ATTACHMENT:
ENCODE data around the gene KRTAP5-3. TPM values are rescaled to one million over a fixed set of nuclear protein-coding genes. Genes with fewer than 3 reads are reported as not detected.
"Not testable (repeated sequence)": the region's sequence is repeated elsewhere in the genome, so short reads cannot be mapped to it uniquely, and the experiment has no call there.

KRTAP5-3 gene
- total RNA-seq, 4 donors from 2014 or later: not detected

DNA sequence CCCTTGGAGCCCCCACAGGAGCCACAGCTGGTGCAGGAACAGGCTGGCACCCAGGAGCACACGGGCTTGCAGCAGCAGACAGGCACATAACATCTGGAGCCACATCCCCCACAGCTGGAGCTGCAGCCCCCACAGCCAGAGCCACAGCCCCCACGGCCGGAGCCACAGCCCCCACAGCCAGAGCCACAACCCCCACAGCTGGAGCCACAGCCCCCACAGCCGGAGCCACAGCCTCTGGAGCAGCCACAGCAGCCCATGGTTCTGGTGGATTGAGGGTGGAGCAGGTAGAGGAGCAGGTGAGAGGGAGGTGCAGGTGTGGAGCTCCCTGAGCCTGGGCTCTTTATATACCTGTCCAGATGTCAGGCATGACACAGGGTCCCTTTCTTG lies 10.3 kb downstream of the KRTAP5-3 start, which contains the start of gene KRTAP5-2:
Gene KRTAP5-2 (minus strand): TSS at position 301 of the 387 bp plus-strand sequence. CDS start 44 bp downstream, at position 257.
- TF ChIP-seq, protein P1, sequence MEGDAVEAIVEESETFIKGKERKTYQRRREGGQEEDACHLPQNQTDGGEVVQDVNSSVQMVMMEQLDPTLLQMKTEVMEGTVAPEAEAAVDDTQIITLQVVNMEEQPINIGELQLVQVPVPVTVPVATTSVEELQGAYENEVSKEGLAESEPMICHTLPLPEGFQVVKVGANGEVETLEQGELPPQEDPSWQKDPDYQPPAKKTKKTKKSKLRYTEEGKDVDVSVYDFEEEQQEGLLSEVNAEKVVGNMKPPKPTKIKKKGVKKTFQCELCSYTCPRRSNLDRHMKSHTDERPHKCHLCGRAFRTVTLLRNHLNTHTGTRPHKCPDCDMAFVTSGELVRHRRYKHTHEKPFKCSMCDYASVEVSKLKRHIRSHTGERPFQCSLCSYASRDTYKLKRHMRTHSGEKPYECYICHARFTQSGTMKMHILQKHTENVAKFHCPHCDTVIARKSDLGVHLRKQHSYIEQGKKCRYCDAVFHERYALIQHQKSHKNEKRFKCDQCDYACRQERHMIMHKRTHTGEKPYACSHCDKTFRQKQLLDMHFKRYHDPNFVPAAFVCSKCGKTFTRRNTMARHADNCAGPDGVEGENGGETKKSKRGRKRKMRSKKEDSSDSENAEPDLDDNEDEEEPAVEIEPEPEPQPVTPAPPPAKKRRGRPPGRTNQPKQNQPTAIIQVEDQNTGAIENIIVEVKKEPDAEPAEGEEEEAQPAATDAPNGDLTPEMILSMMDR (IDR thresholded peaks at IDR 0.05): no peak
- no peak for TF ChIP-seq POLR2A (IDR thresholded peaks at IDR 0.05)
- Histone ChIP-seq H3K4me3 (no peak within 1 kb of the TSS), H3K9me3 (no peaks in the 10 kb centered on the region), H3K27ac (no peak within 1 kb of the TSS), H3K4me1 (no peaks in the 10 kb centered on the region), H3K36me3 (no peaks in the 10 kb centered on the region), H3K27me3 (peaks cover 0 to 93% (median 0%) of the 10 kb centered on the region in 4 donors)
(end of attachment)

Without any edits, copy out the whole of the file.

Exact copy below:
ENCODE data around the gene KRTAP5-3. TPM values are rescaled to one million over a fixed set of nuclear protein-coding genes. Genes with fewer than 3 reads are reported as not detected.
"Not testable (repeated sequence)": the region's sequence is repeated elsewhere in the genome, so short reads cannot be mapped to it uniquely, and the experiment has no call there.

KRTAP5-3 gene
- total RNA-seq, 4 donors from 2014 or later: not detected

DNA sequence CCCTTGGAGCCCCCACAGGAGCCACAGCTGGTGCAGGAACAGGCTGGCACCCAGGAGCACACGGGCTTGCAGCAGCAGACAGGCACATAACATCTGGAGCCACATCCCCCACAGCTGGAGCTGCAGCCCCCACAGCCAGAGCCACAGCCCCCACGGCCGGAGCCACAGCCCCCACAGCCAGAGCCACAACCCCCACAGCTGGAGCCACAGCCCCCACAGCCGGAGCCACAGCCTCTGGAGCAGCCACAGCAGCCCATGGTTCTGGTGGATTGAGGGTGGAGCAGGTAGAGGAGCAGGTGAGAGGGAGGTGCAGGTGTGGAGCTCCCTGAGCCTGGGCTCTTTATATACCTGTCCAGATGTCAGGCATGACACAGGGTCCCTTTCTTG lies 10.3 kb downstream of the KRTAP5-3 start, which contains the start of gene KRTAP5-2:
Gene KRTAP5-2 (minus strand): TSS at position 301 of the 387 bp plus-strand sequence. CDS start 44 bp downstream, at position 257.
- TF ChIP-seq, protein P1, sequence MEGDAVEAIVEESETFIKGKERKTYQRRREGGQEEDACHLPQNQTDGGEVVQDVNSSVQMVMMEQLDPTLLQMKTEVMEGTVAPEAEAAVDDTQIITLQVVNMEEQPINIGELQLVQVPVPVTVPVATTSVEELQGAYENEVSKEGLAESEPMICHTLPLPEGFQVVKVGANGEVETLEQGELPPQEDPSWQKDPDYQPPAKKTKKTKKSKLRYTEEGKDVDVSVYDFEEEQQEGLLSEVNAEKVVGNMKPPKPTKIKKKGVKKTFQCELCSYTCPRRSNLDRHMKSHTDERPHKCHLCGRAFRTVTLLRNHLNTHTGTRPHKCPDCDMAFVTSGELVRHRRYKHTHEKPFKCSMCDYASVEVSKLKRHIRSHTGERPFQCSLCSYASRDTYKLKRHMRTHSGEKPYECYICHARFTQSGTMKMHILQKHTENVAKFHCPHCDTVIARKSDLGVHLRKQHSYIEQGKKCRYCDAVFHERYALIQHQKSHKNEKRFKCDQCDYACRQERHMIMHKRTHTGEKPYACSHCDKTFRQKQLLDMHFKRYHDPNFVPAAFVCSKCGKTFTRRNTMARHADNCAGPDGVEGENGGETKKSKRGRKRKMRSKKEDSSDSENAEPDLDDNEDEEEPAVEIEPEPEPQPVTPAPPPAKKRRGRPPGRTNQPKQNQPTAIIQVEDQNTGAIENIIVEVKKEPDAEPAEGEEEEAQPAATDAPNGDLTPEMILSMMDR (IDR thresholded peaks at IDR 0.05): no peak
- no peak for TF ChIP-seq POLR2A (IDR thresholded peaks at IDR 0.05)
- Histone ChIP-seq H3K4me3 (no peak within 1 kb of the TSS), H3K9me3 (no peaks in the 10 kb centered on the region), H3K27ac (no peak within 1 kb of the TSS), H3K4me1 (no peaks in the 10 kb centered on the region), H3K36me3 (no peaks in the 10 kb centered on the region), H3K27me3 (peaks cover 0 to 93% (median 0%) of the 10 kb centered on the region in 4 donors)